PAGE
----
When Canucks GM Mike Gillis stated at his May 9 season-ending media conference that his team needs to get younger, prospects such as Frank Corrado, Nicklas Jensen, both 20, and Jordan Schroeder, 22, came to mind.

You can add Brendan Gaunce to that short list, though the 19-year-old still has a year’s junior elegibility remaining and has yet to attend an NHL training camp.

Gillis tossed out Gaunce’s name on May 9 and had this to say on Thursday in a TEAM 1040 interview when asked about the player the Canucks drafted 26th overall in 2012: “He’s going to be given every opportunity to make our hockey team. He’s really moved along. He’s very responsible at the junior level.”

Gillis added: “But he’s a young player and when you start introducing young players into your lineup, people need to be patient. He and others are going to be given great opportunities and we’ll see what they do with them.”

Gaunce is an intriguing prospect because he already has an NHL body – 6-foot-2, 215-pounds -- thanks to three summers working with training guru Gary Roberts -- oozes maturity and already has an evolved two-way game as a centre and sometime winger.

Reached on Thursday, the Toronto-area native said he’s aware of the apparent enhanced opportunity, but isn’t getting carried away with it.

“I think it’s some motivation for me to train a bit harder this year, but I don’t think that means anything towards this season and making the team,” said Gaunce. “Everyone comes into camp in the same spot. It’s obviously good for the younger guys that the team is looking to go younger but they still want success and the city wants success and they’re going to put together the best team they can with the players they have. If that involves a lot of young guys, great, but if it doesn’t then that’s what they need to do to be successful in the NHL.”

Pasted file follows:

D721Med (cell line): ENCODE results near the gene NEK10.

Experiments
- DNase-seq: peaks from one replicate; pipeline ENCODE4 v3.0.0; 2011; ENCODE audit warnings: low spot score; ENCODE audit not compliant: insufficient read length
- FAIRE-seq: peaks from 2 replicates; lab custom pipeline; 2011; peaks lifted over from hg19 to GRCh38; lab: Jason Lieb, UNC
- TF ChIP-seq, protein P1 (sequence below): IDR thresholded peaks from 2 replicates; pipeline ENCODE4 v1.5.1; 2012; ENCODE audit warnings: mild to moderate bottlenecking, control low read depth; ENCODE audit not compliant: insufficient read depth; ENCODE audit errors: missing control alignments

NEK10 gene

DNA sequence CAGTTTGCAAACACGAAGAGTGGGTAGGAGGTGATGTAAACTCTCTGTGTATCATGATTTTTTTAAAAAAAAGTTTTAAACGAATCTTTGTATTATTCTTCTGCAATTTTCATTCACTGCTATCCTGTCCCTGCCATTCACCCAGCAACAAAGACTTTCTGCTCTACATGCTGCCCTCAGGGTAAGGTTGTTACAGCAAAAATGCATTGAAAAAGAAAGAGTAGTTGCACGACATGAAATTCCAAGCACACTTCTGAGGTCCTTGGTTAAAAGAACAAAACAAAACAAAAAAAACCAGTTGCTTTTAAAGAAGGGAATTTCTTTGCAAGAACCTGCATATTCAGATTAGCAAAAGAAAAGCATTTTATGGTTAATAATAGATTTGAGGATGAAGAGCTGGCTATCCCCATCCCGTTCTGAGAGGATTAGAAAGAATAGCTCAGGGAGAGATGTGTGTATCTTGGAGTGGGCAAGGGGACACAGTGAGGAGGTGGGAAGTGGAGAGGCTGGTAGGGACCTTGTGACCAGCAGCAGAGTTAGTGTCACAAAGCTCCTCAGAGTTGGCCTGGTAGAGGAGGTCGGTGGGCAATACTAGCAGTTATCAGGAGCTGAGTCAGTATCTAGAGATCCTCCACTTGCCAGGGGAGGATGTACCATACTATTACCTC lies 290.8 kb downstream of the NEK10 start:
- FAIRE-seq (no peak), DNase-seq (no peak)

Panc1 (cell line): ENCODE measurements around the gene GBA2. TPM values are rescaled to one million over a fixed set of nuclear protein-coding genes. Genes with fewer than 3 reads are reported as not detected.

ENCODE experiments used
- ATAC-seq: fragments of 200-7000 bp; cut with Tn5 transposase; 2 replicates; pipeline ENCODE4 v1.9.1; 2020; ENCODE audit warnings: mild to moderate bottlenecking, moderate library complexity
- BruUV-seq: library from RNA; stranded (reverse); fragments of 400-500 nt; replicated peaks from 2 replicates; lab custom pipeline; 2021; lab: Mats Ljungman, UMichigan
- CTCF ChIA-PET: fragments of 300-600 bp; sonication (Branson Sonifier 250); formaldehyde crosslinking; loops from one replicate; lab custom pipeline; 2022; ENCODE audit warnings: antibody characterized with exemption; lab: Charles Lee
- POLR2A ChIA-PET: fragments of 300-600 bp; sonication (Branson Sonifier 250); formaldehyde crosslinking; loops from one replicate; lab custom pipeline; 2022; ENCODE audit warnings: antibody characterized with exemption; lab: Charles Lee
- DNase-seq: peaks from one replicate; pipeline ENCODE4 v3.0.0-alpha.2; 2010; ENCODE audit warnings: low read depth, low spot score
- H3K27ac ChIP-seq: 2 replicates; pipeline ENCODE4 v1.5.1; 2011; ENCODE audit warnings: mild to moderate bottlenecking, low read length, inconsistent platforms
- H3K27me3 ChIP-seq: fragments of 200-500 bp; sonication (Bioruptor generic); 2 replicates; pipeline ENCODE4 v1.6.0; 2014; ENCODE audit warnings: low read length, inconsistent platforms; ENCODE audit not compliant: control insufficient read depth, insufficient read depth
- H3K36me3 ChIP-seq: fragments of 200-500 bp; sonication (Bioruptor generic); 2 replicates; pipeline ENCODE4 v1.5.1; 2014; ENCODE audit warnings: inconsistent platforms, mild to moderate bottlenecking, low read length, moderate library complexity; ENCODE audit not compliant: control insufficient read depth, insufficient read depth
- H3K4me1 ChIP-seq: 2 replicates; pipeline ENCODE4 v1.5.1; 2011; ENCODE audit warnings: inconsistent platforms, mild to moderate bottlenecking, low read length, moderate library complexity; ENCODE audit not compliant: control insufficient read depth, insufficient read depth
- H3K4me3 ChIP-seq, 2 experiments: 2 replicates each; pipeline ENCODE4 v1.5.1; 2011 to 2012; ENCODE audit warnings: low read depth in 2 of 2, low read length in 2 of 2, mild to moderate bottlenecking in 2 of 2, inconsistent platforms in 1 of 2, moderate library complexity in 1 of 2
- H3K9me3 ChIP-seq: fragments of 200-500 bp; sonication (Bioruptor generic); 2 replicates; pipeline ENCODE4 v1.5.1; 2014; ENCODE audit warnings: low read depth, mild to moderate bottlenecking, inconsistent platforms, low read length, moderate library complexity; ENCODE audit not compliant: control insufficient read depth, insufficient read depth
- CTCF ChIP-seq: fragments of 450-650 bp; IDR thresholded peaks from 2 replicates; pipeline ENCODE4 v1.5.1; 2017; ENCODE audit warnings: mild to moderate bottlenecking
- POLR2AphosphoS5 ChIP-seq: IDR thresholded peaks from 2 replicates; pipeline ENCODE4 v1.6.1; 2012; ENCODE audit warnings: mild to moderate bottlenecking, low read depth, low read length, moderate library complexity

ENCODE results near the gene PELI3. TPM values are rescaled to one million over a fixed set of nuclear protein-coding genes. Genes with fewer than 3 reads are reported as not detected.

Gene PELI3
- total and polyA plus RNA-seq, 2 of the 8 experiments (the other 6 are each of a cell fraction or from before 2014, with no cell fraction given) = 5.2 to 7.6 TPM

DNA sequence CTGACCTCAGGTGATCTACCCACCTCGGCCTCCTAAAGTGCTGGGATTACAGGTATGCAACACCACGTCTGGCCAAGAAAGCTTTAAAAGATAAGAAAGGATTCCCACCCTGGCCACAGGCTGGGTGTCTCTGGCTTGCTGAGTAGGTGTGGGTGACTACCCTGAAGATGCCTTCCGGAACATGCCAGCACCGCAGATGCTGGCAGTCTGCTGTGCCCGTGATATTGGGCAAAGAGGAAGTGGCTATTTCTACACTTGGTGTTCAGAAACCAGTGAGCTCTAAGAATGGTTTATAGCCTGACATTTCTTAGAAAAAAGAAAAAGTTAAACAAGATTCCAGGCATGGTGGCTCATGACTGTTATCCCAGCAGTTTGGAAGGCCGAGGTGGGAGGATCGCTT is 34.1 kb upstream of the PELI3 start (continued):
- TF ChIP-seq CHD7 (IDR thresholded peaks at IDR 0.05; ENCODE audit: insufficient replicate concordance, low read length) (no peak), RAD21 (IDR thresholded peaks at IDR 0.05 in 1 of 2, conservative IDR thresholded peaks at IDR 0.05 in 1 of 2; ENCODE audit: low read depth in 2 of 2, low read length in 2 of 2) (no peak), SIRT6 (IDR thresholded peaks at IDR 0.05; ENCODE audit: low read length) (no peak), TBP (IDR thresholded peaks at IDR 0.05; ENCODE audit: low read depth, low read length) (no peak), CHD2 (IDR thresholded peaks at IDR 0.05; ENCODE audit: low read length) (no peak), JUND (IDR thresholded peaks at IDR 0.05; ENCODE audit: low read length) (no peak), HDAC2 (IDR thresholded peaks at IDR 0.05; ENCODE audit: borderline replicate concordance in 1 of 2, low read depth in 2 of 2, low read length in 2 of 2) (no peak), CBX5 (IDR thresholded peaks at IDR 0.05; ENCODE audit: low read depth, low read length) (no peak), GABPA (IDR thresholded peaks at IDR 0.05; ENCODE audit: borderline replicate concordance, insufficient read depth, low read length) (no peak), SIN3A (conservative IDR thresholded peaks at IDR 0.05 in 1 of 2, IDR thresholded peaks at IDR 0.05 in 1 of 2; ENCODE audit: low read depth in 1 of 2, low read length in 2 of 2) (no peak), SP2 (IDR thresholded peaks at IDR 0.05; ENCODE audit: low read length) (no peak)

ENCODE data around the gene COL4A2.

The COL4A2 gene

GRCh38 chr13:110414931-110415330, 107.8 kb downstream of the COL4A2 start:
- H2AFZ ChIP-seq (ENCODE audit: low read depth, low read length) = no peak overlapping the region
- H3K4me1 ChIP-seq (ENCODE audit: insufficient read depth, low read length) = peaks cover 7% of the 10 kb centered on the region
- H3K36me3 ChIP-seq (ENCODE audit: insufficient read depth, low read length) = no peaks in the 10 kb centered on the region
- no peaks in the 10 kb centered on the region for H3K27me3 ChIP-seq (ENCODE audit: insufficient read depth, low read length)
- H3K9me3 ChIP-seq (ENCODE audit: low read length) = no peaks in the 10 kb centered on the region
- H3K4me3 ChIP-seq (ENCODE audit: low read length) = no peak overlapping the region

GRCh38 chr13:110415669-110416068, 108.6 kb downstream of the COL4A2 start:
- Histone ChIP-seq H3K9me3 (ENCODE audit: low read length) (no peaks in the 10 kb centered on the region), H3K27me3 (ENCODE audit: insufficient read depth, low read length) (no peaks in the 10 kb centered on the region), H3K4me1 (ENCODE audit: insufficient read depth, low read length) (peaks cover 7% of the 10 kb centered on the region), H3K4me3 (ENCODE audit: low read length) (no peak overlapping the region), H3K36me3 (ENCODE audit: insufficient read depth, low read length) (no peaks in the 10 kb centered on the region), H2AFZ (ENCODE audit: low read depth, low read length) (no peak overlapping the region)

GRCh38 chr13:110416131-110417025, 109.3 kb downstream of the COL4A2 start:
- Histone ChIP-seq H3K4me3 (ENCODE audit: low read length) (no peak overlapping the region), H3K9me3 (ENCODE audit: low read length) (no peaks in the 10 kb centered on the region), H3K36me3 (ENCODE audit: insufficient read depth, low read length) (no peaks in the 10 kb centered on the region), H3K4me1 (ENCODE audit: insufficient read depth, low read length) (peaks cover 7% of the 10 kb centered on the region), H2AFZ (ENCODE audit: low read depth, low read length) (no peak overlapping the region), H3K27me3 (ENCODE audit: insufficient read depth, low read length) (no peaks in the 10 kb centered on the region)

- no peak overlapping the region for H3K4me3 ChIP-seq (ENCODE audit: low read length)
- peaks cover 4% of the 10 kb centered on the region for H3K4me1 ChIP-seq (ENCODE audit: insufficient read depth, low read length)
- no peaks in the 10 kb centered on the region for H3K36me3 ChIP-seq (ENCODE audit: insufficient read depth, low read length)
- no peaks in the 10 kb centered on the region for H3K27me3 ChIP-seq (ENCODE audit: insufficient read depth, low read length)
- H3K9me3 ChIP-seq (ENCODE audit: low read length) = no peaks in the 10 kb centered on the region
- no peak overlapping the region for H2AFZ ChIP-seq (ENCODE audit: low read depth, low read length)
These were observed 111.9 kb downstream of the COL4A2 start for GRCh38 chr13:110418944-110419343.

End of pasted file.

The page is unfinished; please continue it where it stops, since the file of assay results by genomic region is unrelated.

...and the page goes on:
The biggest knock – and there’s almost always a knock – is Gaunce’s foot speed. But George Burnett, Gaunce’s coach with the OHL’s Belleville Bulls, points out that his home ice surface is Olympic size and hasn’t been a problem for his captain to get around.

The suggestion is he’ll be given a shot at filling the gaping hole the Canucks have at third-line centre. That’s a lot to ask of a 19-year-old and mobility issues become glaring at the NHL level.

Gaunce plans to work again this summer on getting faster, but he’s also looking forward to surprising some people at training camp in September.

“I need to improve my skating, my speed and my explosiveness,” he said. “I don’t think I have a problem with my skating and people that are close to me and are with the teams I’m with don’t have a problem, either. People always have to find cracks in everyone’s game and that’s the one that’s most glaring for me. I’m comfortable with it, but obviously I want to improve it to get to the pro level.”